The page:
Satoransky is a 6-foot-7 guard from the Czech Republic, from where Wizards forward Jan Vesely also hails. Vesely was Washington’s sixth overall selection in last year’s draft.
Born in Prague, Satoransky played the last three seasons with Cajasol Sevilla of the top-level Spanish ACB. He averaged 4.9 points, 1.8 rebounds and 1.6 assists per game, and he remains under contract in Europe, although he has options for each of his final two years with Cajasol Sevilla.
With that in mind, Wizards President Ernie Grunfeld said in all likelihood Satoransky would remain in Europe to develop his game and ideally join Washington in a few years.
“This is a very good prospect we’re talking about,” Grunfeld said. “A prospect for down the road, and he’s playing in the highest league in Europe, and we hope he develops and plays instead of just sitting on the bench and not getting any playing time.”
Satoransky, 20, worked out for Grunfeld and Wizards Coach Randy Wittman on June 15 along with Michael Kidd-Gilchrist, Austin Rivers and Terrence Ross. All three of those players went in the first round of the draft.
Satoransky’s other international experience includes being the youngest player in the history of the Czech Republic National Basketball League and for the Czech national team. He can play both guard positions and twice won the slam dunk contest in the NBL and won the ACB dunk contest in 2010.
Beal was the player the Wizards coveted all along after he worked out for Wittman, his staff and Grunfeld and other front office officials at Verizon Center on June 24. The freshman from the University of Florida impressed the club’s decision makers with his spot-on shooting in several drills, and Beal apparently felt just as much admiration.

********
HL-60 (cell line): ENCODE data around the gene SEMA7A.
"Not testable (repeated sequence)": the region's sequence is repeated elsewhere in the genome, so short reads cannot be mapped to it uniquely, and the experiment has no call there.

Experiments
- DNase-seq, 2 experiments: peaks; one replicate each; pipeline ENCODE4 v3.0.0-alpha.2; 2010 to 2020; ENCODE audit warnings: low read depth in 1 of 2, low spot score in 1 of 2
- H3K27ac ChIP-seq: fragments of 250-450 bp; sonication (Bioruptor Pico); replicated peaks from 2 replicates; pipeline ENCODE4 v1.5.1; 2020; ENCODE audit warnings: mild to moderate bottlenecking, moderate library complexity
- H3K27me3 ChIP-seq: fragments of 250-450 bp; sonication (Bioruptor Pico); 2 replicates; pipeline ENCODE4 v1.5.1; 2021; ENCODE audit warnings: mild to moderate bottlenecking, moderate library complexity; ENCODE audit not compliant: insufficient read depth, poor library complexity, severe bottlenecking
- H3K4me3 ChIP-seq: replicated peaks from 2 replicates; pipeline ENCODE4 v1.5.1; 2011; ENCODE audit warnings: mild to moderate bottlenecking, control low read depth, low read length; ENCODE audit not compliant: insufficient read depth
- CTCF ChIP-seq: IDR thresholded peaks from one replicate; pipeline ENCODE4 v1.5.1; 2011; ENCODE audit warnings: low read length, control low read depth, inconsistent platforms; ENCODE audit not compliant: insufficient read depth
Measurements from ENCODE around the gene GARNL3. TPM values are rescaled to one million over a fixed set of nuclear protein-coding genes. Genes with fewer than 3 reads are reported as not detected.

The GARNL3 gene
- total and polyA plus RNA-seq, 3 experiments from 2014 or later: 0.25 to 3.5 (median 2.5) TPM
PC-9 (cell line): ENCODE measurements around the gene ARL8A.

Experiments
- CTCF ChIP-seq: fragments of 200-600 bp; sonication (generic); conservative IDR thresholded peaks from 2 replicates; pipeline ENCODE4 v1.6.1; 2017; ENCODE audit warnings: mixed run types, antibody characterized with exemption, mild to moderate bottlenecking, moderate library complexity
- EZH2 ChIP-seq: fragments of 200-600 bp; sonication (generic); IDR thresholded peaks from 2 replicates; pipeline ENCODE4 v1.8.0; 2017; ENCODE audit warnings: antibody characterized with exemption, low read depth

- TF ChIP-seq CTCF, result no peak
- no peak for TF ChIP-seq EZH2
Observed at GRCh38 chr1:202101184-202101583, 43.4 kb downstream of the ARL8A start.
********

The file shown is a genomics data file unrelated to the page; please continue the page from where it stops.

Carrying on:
Wittman revealed on draft night that Beal in fact tried to get the Wizards to promise they would select him before he left Verizon Center. That’s when Wittman recalled knowing the fit was ideal for both sides, although he stopped short of proclaiming Beal immediately would become a starter.
“We’ve got competition now, and competition is always good,” Wittman said. “Competition makes you better. It will show who deserves to start and who doesn’t. That’s not always the situation that we had here, that we were under. We’re going to start the five guys that we think is the right five, and obviously we’re going to have a lot of competition at a lot of positions, and I like that.”
The addition of Beal and Satoransky are the latest steps from the Wizards as they attempt to become a viable playoff contender, building around 2010 No. 1 overall pick John Wall and a nucleus of young players.
During the season, Washington jettisoned underperforming center JaVale McGee and shooting guard Nick Young, whose one-dimensional game at times became an albatross. The Wizards instead distributed more playing time to the likes of Kevin Seraphin and Trevor Booker, both added in the 2010 draft, while looking to center Nene for leadership on the court and in the locker room.
The newest additions to the Wizards fit into Wizards majority owner Ted Leonsis’s blueprint for constructing a playoff team around a mix of veterans and youthful talent with plenty of upside. It’s the structure he envisioned with the Washington Capitals, who he also owns, and that has yielded regular appearances in the playoffs following several seasons of being among the least accomplished teams in the NHL.
“I want a team the fans can be proud of,” Leonsis said shortly before the Wizards selected Beal. “I want a culture and a locker room and a style of play that is hard-working, and effort matters, and coachability matters, and that the young kids get reinforcement. The way we will get better is our young core will develop, and they’ll improve year after year